Before I solidified my journaling practice, I had tried on a number of occasions to start one. I have several journals from years and years ago that have writing only in the first handful of pages. In alignment with one of my goals for 2018, I moved these relics into a chest with my newer journals, filled notebooks, and a few other precious items. The chest is the kind of thing I would rescue during a fire. This action made me realize that these half-empty books are indeed precious to me.
I thought they might have come to represent failure. Because of this realization, I decided to do something to further solidify the symbolism. I chose one of the nicer journals (I live in fear of low quality paper or ink causing my writing to become even more illegible over time) and plan to start writing on the first available blank page. It is a way of showing myself through action that these old journals are not symbolic of failed attempts, but of the building blocks of something that was clearly very important to me.
Failure is a very complex topic. For ADHD individuals it can be even more so, because we have a hard time moving past what we view as failure. This could be because failures in our past have been traumatic in nature, or simply because we fear others commenting on our failures so much that we make it a point to highlight them first, as a defense mechanism.
Anything worth doing is worth trying again after an unsuccessful first attempt. “The best teacher failure is.” Yoda reminds us. So how do we give ourselves permission to get back in there and try again, after we stumble?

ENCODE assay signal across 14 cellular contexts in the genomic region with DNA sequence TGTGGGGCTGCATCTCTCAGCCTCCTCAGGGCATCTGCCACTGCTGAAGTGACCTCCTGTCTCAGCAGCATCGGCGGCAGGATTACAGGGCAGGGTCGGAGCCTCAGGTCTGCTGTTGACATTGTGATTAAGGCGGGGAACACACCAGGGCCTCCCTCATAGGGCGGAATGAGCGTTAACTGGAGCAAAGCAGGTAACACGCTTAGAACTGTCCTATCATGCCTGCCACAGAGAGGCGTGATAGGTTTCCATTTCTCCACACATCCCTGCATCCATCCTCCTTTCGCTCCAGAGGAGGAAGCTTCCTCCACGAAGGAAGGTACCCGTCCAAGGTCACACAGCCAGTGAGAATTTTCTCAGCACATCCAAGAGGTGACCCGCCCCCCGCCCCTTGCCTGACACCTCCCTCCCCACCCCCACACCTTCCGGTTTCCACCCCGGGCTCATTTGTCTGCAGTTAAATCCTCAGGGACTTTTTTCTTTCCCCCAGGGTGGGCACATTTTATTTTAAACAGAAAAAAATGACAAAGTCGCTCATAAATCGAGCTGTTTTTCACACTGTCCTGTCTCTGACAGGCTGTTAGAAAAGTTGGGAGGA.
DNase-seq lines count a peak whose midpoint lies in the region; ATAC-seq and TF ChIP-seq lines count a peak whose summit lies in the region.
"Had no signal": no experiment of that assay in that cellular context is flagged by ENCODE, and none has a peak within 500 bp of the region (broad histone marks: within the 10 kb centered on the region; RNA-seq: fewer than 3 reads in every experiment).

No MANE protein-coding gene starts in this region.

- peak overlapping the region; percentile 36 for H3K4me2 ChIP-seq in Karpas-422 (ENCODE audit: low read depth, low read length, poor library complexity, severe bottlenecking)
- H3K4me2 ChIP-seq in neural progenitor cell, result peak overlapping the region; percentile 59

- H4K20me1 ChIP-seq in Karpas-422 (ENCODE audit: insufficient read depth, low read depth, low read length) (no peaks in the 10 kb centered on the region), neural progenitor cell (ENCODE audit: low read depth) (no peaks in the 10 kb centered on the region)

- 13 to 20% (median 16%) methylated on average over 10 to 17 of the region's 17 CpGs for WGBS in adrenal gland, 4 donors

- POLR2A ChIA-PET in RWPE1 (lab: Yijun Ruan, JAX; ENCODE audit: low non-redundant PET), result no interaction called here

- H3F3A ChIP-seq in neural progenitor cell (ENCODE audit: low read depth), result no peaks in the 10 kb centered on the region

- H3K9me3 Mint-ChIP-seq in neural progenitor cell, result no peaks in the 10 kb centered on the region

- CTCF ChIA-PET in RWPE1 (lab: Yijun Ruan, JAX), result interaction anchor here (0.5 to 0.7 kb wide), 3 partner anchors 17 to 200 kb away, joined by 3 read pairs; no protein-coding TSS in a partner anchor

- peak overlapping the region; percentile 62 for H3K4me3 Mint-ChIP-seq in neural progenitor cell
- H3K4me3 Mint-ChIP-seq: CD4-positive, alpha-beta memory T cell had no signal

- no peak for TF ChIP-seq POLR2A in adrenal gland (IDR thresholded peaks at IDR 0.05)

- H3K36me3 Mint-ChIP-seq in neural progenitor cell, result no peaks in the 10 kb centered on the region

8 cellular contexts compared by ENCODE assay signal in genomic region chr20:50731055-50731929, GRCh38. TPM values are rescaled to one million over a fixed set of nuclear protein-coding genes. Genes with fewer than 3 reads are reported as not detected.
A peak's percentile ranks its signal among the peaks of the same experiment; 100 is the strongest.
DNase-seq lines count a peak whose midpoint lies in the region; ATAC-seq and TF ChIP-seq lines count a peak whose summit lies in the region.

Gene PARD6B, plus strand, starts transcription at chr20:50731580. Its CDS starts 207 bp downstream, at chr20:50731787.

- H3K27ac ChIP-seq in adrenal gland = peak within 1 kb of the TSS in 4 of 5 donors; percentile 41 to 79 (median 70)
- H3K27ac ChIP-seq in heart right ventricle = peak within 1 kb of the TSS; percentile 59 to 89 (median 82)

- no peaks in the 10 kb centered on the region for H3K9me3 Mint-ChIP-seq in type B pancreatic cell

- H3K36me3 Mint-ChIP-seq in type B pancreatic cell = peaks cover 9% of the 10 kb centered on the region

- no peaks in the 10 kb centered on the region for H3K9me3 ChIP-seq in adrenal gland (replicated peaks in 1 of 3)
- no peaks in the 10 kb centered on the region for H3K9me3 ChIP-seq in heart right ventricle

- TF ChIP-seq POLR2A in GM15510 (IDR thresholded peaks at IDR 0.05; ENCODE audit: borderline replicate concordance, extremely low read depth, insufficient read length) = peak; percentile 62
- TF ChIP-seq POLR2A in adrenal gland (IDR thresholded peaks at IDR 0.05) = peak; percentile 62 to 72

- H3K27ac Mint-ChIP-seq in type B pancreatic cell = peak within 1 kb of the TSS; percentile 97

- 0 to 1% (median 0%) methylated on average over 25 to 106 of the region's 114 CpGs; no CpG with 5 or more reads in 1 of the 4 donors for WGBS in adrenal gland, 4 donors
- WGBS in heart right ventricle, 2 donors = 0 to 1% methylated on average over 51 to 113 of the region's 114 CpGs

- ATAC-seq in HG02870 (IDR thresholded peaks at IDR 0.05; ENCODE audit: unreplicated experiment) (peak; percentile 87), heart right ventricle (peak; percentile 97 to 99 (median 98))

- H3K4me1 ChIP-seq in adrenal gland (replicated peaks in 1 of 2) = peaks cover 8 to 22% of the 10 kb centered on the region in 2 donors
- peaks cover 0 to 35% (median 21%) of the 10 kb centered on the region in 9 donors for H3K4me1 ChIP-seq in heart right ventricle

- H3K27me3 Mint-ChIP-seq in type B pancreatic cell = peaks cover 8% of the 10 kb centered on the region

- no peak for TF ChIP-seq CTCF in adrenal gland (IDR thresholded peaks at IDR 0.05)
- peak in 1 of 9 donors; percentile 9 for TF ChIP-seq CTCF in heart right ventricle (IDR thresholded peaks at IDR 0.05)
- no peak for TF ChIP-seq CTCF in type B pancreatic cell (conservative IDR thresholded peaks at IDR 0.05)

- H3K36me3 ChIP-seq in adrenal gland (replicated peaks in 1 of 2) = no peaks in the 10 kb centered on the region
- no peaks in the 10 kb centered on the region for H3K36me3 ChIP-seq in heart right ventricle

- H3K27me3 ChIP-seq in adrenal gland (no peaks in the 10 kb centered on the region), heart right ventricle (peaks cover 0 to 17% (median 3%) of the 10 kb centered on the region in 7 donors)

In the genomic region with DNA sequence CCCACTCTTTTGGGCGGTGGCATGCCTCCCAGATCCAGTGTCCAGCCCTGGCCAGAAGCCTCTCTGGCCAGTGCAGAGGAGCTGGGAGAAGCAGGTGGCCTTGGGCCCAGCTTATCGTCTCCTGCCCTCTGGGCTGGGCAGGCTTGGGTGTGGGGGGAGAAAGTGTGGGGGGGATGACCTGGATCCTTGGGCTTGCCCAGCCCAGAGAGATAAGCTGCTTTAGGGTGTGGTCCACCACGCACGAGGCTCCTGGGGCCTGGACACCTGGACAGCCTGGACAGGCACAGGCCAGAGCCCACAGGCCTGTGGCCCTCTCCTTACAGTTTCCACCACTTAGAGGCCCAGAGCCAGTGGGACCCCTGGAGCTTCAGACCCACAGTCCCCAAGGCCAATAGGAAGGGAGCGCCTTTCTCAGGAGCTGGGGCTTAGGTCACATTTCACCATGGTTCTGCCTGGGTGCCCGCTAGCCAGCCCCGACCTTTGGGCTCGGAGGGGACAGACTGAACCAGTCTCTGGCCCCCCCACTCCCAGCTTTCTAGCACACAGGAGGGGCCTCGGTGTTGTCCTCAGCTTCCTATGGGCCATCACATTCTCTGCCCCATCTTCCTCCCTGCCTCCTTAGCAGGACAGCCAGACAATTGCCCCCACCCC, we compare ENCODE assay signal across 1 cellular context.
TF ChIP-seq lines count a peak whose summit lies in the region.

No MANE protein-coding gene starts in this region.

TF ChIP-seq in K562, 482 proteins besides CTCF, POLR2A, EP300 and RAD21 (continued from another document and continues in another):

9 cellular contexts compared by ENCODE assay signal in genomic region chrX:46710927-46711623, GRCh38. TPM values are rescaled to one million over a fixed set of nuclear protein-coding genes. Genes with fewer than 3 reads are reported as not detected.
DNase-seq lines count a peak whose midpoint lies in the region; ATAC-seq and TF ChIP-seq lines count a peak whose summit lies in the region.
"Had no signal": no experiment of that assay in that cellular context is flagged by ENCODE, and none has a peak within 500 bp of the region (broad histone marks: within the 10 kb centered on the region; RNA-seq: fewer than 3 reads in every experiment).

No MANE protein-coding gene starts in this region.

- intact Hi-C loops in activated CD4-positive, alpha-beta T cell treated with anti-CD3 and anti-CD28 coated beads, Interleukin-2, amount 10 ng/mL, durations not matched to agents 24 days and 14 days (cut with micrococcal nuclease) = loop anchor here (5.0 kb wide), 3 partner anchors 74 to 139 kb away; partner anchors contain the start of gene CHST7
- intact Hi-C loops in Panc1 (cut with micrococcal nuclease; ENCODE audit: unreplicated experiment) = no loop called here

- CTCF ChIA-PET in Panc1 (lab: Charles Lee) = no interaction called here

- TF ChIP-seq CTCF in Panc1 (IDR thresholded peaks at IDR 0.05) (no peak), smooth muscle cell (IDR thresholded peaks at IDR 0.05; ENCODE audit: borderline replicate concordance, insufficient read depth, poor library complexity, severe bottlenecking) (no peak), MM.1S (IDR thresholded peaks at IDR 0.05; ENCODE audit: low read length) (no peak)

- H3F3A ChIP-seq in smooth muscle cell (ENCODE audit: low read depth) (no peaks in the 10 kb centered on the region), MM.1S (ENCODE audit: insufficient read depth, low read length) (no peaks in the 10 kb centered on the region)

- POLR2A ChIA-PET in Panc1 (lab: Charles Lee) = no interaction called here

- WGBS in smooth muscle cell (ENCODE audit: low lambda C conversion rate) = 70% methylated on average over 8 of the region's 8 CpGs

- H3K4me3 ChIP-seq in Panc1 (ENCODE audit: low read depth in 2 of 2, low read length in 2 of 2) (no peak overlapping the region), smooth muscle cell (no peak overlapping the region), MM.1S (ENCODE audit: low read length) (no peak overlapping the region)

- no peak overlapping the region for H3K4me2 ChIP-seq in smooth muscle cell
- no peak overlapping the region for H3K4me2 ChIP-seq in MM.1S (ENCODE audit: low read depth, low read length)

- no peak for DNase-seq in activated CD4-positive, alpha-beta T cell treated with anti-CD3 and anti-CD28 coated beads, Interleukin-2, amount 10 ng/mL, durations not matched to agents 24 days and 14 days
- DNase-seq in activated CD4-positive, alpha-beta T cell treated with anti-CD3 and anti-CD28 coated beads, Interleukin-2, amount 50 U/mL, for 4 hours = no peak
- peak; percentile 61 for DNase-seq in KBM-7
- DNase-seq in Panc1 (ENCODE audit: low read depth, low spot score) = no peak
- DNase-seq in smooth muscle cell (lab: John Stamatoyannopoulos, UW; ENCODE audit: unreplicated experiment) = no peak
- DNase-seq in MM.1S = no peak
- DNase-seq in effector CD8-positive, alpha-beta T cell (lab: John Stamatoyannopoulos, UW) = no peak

I wish I could say there is a quick and easy formula. “Tick all these boxes and you will be successful.” But there is no such simple answer.
Here are some things to consider, however:
Many people are simply unaware they are not giving themselves permission to move on and move forward. This is partially why David Giwerc wrote his book Permission to Proceed. Before we can make the choice to give ourselves permission to try again, we have to be aware that, first, it is important, and second, that it has been lacking up until now.
2. Demolish barriers
Some negative events have such a devastating impact on the brain and psyche that any connection or similarity to those events, in the present, cause us to be unable to process things rationally. This is when a professional is needed to effectively deal with this emotional blockage before the individual can move forward.
3. Reconnect to the excitement
It’s hard enough trying again without fighting lack of motivation as well. Find a way to reestablish an emotional connection to the reason for starting and for preservering on that course. Then find a way to keep that reason in mind.
4. Understand what’s different
Although none of these points is necessarily more important than the others, this is a central point. It is an underlying principle of all change, that I mentioned here as well. If all we have when we try again is determination, we will fail again. Because not only is it likely we had the same amount or more determination last time, but determination on its own is not enough.
Knowing what is different this time around, be it because we hired someone expert in our goal, or have added education on the topic, have changed medication, can identify a new and superior support system, or whatever it is. That difference is the only thing we can rely on to indicate whether our chances at success have increased since last time.
What could you give yourself permission to do?